News About At-Risk Buildings and Neighborhoods

 Adopted in 1993 as the 12th historic district in Dallas, Tenth Street Historic District is included in the National Register of Historic Places. When chosen for this designation, the district remained as one of the only intact Freedman's Towns in the nation. The cohesive collection of modest folk and vernacular dwellings date from the late nineteenth to early twentieth centuries. In this neighborhood, Oak Cliff Cemetery is the city’s oldest public cemetery, established in 1846 by William Beaty.


 
At the time Tenth Street Ordinance #22582 was written, there were 257 domestic structures, four commercial structures, three institutional structures and the cemetery. Since this time, many of the structures have been lost due to fire, neglect, abandonment and lack of financial resources. A majority of the residential structures are currently boarded and non-code compliant.


 
The City of Dallas assigned an advisory Task Force to review Certificates of Appropriateness for any new construction and demolition orders for all historic districts, and make recommendations to the Landmark Commission. Although City staff and volunteers have made small progress in the Tenth Street area, an Ordinance passed in June of 2010 allows the City Attorney’s office to issue court orders for demolition of properties 3,000 square feet or less which are non-code compliant. Task Force members and the Landmark Commission review these court orders monthly. If this system persists, and property owners allow structures to deteriorate, there may be a time when this area has too few original structures to be considered “Historic”. Recently, the Task Force for Tenth Street Historic District learned that less than 50% of the original contributing structures currently exist in the neighborhood.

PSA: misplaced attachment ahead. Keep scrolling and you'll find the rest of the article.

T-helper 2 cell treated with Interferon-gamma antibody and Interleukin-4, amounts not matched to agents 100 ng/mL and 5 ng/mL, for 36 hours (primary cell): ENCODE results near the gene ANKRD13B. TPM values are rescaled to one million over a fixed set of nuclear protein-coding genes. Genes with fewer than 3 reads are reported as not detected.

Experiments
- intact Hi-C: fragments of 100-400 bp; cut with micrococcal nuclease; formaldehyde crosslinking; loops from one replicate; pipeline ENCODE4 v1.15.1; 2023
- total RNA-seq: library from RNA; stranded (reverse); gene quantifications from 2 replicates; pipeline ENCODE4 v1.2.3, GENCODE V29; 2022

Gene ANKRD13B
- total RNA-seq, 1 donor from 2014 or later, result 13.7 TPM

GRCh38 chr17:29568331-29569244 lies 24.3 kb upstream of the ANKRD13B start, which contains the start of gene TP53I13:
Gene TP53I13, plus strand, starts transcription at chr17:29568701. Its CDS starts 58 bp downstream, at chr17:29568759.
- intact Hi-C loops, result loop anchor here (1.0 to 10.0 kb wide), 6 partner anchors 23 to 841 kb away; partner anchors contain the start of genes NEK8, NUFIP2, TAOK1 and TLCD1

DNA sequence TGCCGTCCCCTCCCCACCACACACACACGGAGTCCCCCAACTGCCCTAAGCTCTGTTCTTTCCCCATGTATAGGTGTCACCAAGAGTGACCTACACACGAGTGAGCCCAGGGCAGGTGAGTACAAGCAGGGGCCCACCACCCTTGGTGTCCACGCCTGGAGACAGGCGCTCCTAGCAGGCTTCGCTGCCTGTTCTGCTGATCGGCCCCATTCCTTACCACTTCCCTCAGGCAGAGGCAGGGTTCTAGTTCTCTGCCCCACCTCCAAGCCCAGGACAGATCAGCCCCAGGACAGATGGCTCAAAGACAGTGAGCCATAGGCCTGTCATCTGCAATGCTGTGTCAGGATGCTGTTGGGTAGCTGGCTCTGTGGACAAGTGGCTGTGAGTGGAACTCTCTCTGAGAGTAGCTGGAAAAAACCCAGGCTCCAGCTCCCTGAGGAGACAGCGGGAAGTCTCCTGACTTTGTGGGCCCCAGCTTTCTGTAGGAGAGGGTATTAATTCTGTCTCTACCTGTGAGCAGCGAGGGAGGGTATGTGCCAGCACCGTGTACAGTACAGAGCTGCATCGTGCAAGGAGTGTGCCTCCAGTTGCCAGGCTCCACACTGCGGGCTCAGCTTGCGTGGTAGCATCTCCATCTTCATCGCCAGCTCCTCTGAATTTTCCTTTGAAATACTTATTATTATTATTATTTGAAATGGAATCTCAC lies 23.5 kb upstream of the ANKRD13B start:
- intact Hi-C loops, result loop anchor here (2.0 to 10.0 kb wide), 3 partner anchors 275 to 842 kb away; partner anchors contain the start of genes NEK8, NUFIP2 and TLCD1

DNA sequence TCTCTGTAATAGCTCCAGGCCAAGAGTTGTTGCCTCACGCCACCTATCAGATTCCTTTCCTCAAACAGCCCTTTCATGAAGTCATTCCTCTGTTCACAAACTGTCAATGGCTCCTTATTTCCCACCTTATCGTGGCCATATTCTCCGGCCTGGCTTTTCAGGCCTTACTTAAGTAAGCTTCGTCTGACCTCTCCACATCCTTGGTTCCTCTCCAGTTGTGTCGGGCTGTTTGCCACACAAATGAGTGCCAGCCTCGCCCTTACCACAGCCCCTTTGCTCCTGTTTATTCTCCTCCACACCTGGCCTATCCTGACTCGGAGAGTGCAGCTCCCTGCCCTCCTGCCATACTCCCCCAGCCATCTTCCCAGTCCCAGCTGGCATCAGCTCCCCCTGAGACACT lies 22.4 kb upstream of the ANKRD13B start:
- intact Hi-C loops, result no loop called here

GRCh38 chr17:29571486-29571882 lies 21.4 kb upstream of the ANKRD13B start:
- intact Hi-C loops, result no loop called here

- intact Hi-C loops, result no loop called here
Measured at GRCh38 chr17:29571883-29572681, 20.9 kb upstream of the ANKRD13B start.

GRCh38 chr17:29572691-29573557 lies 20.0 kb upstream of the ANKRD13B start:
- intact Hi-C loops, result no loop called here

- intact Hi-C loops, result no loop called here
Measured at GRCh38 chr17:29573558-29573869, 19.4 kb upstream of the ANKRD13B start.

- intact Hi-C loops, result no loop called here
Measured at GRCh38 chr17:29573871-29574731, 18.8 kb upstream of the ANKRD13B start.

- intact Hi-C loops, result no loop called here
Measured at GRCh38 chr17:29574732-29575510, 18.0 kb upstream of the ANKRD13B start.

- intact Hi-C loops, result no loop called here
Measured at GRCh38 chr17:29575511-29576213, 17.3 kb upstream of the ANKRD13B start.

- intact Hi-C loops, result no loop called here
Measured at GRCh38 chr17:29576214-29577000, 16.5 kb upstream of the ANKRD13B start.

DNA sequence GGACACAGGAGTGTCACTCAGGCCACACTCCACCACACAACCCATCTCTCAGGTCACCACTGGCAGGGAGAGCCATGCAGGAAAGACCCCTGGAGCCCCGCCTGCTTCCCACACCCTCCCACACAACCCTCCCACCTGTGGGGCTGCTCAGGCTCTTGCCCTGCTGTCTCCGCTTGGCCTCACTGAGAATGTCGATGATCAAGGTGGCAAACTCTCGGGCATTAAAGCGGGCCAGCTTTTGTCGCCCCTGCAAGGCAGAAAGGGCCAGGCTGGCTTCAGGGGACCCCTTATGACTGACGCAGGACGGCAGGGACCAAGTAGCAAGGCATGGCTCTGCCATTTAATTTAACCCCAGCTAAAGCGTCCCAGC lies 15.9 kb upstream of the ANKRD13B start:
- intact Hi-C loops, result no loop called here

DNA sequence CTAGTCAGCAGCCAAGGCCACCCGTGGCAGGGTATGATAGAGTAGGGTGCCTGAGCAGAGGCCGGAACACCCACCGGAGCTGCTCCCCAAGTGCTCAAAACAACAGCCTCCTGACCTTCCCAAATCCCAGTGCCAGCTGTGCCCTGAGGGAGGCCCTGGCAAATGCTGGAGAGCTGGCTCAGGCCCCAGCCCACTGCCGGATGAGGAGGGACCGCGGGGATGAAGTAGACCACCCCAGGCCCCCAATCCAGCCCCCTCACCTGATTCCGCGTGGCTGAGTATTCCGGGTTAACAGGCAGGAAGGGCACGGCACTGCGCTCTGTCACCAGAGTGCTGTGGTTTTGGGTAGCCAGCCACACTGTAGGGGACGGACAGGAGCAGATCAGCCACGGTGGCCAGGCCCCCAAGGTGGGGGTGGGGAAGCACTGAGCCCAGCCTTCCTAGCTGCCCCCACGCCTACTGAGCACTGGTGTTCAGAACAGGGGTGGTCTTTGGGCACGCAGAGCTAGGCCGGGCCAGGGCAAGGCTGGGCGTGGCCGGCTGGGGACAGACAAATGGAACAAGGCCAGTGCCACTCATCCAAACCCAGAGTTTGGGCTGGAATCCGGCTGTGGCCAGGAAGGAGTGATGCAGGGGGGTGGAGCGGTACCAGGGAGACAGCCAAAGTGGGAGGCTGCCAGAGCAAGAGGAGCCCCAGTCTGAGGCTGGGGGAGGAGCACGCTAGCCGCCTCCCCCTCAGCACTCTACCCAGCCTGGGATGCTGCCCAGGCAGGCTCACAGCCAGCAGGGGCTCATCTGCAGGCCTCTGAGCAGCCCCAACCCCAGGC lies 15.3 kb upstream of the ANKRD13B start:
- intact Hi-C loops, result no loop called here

In 2005, Preservation Dallas included Tenth Street Historic District in the 11 Most Endangered List. A year later, they selected one home in the neighborhood and led a two-day volunteer initiative to prep, prime and paint this house. This valiant effort was not able to build momentum as hoped, due to the absence of a strong neighborhood group.


 
District 7 Council member, Honorable Carolyn Davis, continues to collaborate with Preservation Dallas, and has begun initiatives with Meadows Foundation and 2000 Roses Foundation to restore Greater El Bethel Baptist Church at the corner of E. Ninth and Cliff Street. Her office organized a neighborhood clean-up day on May 7, 2011, with over 300 volunteers participating.


 
The City may soon be faced with decisions regarding how to proceed with future development in the Tenth Street Historic District. Without historic or landmark designation, new development may be allowed to enter this area with few restrictions. At the very least, several individual buildings should be Landmarked and protected.